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Columbia River Treaty talks inching toward agreement

Negotiators working on a revised Columbia River Treaty say they are getting closer to a deal with the United States.

A news release from the province said during 19th round of talks in Portland on Oct. 12 and 13, progress was made toward an agreement-in-principle on operational and other issues.

“The teams will continue to address compensation and bilateral treaty-ecosystem provisions in the coming weeks,” the statement said.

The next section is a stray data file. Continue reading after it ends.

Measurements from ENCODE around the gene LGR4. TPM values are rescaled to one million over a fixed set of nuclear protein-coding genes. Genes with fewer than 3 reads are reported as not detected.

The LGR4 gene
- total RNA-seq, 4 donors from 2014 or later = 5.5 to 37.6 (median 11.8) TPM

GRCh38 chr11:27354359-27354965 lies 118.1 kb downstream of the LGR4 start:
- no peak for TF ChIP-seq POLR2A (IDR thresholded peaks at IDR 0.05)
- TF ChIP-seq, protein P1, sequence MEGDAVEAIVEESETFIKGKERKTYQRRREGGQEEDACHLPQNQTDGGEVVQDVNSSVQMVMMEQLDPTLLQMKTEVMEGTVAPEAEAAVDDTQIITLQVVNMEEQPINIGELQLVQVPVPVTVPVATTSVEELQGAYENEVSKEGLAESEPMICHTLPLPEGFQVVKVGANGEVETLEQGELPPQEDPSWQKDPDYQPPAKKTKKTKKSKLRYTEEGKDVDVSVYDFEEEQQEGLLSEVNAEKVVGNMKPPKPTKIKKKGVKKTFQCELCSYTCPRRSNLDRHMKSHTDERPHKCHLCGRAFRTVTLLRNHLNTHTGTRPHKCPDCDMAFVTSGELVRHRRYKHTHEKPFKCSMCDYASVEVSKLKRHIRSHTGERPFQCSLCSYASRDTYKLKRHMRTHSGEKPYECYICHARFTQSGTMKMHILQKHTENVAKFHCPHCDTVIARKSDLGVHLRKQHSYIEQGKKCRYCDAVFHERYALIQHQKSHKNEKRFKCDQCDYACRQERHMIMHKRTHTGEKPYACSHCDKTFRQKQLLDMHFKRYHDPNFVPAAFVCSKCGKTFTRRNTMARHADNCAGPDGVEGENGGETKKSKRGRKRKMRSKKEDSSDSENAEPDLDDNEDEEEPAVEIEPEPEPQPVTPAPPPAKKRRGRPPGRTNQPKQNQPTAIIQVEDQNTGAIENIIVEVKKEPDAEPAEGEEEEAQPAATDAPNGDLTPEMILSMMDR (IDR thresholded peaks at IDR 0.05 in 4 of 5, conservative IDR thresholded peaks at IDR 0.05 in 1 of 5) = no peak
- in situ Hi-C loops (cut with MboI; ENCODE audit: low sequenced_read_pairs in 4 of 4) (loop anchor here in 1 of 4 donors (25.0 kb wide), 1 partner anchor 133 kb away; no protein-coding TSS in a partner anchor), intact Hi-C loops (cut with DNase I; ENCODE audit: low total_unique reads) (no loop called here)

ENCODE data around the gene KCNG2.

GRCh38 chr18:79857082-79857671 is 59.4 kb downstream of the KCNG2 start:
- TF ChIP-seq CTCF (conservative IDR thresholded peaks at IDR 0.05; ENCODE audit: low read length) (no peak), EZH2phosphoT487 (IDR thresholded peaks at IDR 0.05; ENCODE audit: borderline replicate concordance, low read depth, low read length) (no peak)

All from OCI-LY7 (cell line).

If an agreement is reached, the province said it will consult Columbia Basin residents and First Nations to explain what is being proposed and seek feedback.

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The government has already been speaking with people since 2012 to find out what they would like in a modernized treaty.

“That input has been informing Canadian negotiating positions and proposals,” the statement said. “BC has committed that no modernized treaty will be finalized until the people of the Columbia Basin have been consulted.”

The Columbia River Treaty, signed in the 1960s, resulted in the construction of four dams for power and flood control in both countries. But it also caused the displacement of over 2,000 people in the Kootenays, the loss of agricultural land, and ecological damage, among other impacts.

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